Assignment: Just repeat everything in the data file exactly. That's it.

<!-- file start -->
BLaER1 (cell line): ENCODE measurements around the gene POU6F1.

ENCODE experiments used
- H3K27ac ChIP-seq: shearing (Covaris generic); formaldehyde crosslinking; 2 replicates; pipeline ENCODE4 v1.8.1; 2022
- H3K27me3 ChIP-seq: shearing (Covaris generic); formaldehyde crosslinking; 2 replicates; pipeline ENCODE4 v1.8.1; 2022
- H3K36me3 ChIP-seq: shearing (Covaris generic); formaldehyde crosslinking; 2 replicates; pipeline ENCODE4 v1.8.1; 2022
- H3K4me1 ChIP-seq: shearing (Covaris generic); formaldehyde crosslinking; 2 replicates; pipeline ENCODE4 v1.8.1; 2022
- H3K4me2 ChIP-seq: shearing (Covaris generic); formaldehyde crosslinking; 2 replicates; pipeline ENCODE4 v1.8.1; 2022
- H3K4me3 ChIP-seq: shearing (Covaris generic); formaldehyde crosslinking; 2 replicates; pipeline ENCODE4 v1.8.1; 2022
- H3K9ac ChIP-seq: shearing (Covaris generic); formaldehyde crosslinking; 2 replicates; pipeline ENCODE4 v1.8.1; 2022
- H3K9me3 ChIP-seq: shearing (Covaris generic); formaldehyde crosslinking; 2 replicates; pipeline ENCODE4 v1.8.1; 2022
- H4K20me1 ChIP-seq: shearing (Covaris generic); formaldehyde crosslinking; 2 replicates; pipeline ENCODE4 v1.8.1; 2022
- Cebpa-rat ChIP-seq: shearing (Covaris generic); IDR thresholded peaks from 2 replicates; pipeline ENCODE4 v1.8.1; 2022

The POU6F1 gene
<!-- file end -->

BLaER1 (cell line): ENCODE measurements around the gene POU6F1.

ENCODE experiments used
- H3K27ac ChIP-seq: shearing (Covaris generic); formaldehyde crosslinking; 2 replicates; pipeline ENCODE4 v1.8.1; 2022
- H3K27me3 ChIP-seq: shearing (Covaris generic); formaldehyde crosslinking; 2 replicates; pipeline ENCODE4 v1.8.1; 2022
- H3K36me3 ChIP-seq: shearing (Covaris generic); formaldehyde crosslinking; 2 replicates; pipeline ENCODE4 v1.8.1; 2022
- H3K4me1 ChIP-seq: shearing (Covaris generic); formaldehyde crosslinking; 2 replicates; pipeline ENCODE4 v1.8.1; 2022
- H3K4me2 ChIP-seq: shearing (Covaris generic); formaldehyde crosslinking; 2 replicates; pipeline ENCODE4 v1.8.1; 2022
- H3K4me3 ChIP-seq: shearing (Covaris generic); formaldehyde crosslinking; 2 replicates; pipeline ENCODE4 v1.8.1; 2022
- H3K9ac ChIP-seq: shearing (Covaris generic); formaldehyde crosslinking; 2 replicates; pipeline ENCODE4 v1.8.1; 2022
- H3K9me3 ChIP-seq: shearing (Covaris generic); formaldehyde crosslinking; 2 replicates; pipeline ENCODE4 v1.8.1; 2022
- H4K20me1 ChIP-seq: shearing (Covaris generic); formaldehyde crosslinking; 2 replicates; pipeline ENCODE4 v1.8.1; 2022
- Cebpa-rat ChIP-seq: shearing (Covaris generic); IDR thresholded peaks from 2 replicates; pipeline ENCODE4 v1.8.1; 2022

The POU6F1 gene